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Microballoons: Yay or Nay by CarverToo
Started on: 05-01-2014 03:14 PM
Replies: 4 (488 views)
Last post by: Raydar on 05-01-2014 11:19 PM
CarverToo
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Report this Post05-01-2014 03:14 PM Click Here to See the Profile for CarverTooClick Here to Email CarverTooSend a Private Message to CarverTooEdit/Delete MessageReply w/QuoteDirect Link to This Post
What is your experience with this product and what are its likely applications?
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TriumphFetish
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Report this Post05-01-2014 04:34 PM Click Here to See the Profile for TriumphFetishClick Here to Email TriumphFetishSend a Private Message to TriumphFetishEdit/Delete MessageReply w/QuoteDirect Link to This Post
As an additive to composite layups?
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notaguru
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Report this Post05-01-2014 05:04 PM Click Here to See the Profile for notaguruClick Here to visit notaguru's HomePageClick Here to Email notaguruSend a Private Message to notaguruEdit/Delete MessageReply w/QuoteDirect Link to This Post
I have experience using EXPANDED PERLITE as filler in composite buildups - works fine. It's about 80% silicon dioxide (like glass) - the rest is mostly alumina. Quite inert under ordinary circumstances. Particles are typically larger than 100 microns, and the irregular/granular surface enhances interparticle bonding. Don't mix perlite with materials that react with alumina, unless you want that reaction.

Microballoon material (3M, for example) as filler is much the same, though it's nearly 100% glass and each particle has a smooth surface. The particles are so small (usually under 100 microns) that surface area is very high and therefore bonding is excellent.

BUT:
Expanded perlite is cheap (check Lowes or Home Depot for a large but light bag) and Microballoons are expensive.
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tesmith66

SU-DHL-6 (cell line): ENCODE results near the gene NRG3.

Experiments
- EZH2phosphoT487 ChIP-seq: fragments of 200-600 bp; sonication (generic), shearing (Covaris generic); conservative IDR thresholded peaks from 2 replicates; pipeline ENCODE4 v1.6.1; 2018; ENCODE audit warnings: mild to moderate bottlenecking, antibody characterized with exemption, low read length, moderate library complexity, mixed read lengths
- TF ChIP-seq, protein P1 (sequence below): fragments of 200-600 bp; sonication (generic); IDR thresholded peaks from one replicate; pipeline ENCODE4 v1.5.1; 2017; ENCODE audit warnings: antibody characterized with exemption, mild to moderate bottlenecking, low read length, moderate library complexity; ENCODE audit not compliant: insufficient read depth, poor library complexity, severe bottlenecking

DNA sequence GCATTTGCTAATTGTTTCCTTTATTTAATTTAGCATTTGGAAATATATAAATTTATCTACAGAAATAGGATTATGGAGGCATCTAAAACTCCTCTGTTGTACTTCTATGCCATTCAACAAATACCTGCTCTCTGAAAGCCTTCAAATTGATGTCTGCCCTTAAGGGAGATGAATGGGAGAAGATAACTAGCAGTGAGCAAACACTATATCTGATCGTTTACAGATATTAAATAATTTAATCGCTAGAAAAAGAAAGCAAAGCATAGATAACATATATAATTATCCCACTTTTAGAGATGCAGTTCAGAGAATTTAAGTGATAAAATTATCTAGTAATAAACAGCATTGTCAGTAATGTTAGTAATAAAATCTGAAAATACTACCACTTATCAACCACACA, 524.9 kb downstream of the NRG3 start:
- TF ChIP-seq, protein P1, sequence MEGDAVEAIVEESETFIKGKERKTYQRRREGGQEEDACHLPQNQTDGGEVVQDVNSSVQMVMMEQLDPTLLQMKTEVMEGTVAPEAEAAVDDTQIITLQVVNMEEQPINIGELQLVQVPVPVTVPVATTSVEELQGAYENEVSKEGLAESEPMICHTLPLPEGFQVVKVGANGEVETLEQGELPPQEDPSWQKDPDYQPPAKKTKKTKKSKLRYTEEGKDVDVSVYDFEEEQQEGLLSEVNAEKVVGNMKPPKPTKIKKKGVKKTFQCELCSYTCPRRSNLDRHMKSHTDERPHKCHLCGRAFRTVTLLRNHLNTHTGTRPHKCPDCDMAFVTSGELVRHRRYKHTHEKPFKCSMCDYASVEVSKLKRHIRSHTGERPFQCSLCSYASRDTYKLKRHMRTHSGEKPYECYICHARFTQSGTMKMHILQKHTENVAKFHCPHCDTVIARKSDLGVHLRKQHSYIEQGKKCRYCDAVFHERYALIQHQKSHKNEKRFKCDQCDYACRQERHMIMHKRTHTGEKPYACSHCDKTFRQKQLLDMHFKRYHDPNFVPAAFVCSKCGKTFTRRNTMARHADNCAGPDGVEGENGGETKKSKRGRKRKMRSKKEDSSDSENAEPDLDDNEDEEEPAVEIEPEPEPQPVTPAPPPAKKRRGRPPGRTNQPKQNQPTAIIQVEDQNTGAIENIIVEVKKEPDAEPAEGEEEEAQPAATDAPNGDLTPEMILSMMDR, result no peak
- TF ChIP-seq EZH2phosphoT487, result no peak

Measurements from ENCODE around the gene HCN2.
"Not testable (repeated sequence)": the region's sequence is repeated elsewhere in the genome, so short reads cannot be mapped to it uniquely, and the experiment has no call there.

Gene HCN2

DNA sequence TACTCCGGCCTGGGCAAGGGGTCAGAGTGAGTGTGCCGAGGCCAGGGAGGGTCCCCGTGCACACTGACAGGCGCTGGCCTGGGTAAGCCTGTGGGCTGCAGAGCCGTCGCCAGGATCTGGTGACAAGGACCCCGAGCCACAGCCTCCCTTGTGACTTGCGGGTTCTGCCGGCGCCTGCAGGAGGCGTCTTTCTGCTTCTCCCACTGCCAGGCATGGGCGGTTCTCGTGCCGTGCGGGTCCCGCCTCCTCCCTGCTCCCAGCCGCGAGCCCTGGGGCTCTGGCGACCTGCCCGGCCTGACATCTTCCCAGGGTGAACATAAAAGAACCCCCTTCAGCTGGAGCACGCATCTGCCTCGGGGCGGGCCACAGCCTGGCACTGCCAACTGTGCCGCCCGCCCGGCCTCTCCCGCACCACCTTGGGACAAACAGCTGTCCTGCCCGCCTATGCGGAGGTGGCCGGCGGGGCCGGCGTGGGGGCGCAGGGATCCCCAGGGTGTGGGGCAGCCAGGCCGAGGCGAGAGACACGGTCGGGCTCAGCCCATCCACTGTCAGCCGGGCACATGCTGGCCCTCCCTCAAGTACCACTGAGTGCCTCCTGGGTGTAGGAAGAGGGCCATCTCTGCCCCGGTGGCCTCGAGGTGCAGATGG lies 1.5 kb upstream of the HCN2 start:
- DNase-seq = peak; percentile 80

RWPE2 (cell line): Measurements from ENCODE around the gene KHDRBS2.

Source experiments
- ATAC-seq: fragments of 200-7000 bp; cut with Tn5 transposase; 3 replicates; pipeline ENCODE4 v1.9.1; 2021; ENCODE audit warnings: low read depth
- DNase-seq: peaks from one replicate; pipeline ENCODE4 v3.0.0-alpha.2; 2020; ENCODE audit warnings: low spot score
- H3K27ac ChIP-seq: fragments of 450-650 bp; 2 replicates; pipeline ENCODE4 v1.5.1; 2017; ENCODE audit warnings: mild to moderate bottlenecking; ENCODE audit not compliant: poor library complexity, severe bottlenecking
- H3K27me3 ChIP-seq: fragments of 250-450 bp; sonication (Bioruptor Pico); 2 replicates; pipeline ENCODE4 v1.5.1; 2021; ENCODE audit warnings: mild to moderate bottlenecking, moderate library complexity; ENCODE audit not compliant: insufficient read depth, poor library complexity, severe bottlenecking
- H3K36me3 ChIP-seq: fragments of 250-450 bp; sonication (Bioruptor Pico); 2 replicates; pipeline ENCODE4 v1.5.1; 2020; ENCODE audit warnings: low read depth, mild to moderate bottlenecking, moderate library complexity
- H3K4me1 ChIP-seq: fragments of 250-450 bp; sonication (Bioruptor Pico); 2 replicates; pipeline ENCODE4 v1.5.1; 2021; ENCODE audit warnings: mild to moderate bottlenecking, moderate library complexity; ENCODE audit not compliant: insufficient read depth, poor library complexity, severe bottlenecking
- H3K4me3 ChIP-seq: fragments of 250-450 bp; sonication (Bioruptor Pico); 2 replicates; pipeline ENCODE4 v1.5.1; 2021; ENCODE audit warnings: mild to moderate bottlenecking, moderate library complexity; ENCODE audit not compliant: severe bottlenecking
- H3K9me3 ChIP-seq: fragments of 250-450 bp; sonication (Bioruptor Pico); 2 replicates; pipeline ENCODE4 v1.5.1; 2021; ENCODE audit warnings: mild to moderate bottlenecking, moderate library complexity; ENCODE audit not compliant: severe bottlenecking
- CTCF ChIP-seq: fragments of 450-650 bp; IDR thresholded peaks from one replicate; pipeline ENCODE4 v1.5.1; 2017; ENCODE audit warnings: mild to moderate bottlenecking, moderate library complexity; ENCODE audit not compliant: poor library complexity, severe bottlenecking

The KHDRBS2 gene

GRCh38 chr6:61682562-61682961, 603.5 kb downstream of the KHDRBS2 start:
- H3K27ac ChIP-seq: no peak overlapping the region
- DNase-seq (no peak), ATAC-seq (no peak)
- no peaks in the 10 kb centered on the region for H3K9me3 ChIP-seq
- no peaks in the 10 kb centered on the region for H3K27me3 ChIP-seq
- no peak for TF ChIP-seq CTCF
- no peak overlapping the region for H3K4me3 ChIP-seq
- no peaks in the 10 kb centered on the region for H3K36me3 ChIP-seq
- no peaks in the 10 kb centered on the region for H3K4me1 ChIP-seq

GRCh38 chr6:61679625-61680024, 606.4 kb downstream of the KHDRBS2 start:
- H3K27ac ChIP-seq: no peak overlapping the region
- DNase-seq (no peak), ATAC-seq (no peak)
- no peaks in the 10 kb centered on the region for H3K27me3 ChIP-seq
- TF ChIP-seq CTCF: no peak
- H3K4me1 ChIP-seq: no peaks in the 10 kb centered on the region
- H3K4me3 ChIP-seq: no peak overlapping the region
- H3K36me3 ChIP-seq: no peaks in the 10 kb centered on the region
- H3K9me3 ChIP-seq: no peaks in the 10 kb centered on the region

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Report this Post05-01-2014 07:49 PM Click Here to See the Profile for tesmith66Send a Private Message to tesmith66Edit/Delete MessageReply w/QuoteDirect Link to This Post
Microballons added to latex paint is a cheap Lizard Skin alternative. It can be used as a sound deadener and mildly effective heat barrier.
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Raydar
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Report this Post05-01-2014 11:19 PM Click Here to See the Profile for RaydarClick Here to Email RaydarSend a Private Message to RaydarEdit/Delete MessageReply w/QuoteDirect Link to This Post
The only application I'm familiar with is as a thickening agent added to glue to make a putty/filler. Model airplane applications.
My dad used to mix cabosil with two part epoxy, for much the same purpose.

From the web...
If you added a couple of tablespoons of Cabosil to say, an ounce of epoxy, it would greatly thicken it, to the "Aeropoxy-ish" consistency. To get epoxy to the same consistency using microballoons would probably take 4 to 6 times as much microballoons.

Since Cabosil is a thickening agent, the resultant "goop" is stronger (and heavier, and harder to sand) than the equivalent "goop" made with microballoons. So, I use Cabosil where I need strength, like at the seam on a molded wing, and use microballoons where I intend to sand, like a fillet.
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